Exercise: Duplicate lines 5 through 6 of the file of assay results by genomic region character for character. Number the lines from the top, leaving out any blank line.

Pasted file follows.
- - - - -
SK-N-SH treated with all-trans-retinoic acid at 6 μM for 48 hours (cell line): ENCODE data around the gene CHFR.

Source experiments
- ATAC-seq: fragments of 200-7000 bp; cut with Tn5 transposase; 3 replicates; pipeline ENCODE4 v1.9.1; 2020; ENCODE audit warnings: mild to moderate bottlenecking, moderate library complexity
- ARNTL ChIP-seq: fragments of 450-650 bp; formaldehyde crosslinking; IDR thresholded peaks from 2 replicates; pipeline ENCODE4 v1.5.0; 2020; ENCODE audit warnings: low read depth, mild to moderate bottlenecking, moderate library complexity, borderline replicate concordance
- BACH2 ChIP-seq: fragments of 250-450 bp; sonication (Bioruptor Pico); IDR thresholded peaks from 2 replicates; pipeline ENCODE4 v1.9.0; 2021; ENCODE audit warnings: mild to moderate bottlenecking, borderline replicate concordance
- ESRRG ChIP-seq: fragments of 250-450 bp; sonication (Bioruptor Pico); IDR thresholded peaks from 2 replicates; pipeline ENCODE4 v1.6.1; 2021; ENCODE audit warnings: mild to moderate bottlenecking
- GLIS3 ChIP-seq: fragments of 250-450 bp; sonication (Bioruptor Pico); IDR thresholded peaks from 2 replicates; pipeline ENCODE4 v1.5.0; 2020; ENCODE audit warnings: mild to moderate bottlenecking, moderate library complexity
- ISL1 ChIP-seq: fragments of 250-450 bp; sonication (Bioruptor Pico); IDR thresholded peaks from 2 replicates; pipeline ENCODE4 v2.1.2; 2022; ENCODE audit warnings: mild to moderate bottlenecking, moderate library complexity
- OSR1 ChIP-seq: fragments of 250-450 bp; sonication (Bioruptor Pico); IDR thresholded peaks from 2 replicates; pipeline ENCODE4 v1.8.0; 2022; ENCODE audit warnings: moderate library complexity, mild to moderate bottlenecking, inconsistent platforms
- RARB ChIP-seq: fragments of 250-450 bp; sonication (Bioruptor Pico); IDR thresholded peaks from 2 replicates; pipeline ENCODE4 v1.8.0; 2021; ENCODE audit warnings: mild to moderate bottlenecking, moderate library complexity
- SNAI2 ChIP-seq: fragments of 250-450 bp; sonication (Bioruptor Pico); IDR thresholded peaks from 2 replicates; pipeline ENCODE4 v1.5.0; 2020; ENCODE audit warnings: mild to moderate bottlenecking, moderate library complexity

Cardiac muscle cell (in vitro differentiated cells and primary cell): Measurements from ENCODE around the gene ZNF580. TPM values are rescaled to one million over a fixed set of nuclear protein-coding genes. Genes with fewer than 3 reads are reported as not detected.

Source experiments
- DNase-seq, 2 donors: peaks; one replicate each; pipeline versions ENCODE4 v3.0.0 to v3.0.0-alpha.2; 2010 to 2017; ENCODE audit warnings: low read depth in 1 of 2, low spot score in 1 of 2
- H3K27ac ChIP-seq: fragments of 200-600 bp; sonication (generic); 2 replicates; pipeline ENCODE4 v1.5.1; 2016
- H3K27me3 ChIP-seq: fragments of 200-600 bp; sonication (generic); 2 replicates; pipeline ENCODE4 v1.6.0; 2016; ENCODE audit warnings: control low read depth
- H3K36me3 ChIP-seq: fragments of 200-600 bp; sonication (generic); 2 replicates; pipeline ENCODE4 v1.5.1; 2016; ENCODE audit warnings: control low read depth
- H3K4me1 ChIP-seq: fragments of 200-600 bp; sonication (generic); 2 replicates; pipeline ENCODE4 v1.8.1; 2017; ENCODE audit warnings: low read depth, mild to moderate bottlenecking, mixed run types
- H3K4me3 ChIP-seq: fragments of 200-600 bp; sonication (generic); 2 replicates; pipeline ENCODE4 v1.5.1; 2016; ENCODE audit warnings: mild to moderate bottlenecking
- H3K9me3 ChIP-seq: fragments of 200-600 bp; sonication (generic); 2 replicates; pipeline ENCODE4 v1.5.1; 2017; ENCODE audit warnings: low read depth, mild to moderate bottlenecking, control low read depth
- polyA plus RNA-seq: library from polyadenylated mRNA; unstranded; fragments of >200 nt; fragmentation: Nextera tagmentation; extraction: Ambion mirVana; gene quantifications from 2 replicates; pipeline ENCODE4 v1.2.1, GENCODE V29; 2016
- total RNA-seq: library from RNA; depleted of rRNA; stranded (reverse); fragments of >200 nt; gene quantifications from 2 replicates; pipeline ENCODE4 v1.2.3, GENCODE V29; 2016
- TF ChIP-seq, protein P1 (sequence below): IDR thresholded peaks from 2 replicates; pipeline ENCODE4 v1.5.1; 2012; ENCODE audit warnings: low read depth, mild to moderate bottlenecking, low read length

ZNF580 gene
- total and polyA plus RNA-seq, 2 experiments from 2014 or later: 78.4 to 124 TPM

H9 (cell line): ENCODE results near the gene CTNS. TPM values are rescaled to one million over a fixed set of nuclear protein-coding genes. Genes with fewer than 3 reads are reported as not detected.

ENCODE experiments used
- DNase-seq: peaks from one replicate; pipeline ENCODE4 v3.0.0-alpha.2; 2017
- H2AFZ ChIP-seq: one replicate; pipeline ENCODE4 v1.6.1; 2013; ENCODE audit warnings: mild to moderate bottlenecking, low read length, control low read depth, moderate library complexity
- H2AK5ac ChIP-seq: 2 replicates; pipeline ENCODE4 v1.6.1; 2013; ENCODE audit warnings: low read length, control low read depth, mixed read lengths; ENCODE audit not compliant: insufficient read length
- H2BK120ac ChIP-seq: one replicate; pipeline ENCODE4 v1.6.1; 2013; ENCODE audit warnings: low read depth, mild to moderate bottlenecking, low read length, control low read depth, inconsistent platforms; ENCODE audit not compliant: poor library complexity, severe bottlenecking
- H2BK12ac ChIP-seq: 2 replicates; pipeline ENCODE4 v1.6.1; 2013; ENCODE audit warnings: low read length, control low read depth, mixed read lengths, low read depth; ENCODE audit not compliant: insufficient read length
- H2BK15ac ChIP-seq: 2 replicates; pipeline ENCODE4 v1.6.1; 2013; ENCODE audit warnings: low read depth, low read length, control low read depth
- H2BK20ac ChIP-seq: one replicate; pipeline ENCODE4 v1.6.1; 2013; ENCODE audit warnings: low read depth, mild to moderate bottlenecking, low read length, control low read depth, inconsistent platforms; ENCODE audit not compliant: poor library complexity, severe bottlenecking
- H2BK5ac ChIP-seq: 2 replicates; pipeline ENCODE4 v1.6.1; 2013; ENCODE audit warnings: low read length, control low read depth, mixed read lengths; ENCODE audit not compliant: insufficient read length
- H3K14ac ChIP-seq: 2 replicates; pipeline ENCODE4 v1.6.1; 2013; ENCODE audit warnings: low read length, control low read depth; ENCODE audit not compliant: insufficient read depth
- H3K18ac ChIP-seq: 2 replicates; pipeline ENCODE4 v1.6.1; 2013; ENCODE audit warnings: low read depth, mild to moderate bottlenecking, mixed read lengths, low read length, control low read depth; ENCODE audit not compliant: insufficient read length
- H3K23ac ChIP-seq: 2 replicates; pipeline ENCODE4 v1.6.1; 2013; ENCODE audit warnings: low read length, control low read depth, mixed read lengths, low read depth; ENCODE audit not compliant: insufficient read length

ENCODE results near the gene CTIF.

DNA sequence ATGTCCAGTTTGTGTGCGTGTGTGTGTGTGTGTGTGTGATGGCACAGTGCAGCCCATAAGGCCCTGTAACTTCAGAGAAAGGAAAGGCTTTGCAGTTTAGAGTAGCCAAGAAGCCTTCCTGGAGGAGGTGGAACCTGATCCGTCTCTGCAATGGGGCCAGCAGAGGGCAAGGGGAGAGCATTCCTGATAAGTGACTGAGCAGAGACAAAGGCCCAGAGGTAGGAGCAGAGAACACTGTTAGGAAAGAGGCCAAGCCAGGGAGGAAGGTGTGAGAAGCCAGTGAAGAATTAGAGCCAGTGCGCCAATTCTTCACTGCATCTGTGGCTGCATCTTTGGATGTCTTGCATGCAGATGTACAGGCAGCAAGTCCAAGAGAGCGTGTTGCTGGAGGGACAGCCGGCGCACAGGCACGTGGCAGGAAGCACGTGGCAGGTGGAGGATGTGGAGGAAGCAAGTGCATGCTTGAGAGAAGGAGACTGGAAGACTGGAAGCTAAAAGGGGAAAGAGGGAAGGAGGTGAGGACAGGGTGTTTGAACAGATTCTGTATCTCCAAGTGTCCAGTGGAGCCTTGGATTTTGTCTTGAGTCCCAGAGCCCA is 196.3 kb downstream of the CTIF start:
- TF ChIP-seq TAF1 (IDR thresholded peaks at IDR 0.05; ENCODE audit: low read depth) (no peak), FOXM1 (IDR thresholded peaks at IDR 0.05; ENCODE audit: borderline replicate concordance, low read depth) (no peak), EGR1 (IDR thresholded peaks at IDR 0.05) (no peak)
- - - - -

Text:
- BACH2 ChIP-seq: fragments of 250-450 bp; sonication (Bioruptor Pico); IDR thresholded peaks from 2 replicates; pipeline ENCODE4 v1.9.0; 2021; ENCODE audit warnings: mild to moderate bottlenecking, borderline replicate concordance
- ESRRG ChIP-seq: fragments of 250-450 bp; sonication (Bioruptor Pico); IDR thresholded peaks from 2 replicates; pipeline ENCODE4 v1.6.1; 2021; ENCODE audit warnings: mild to moderate bottlenecking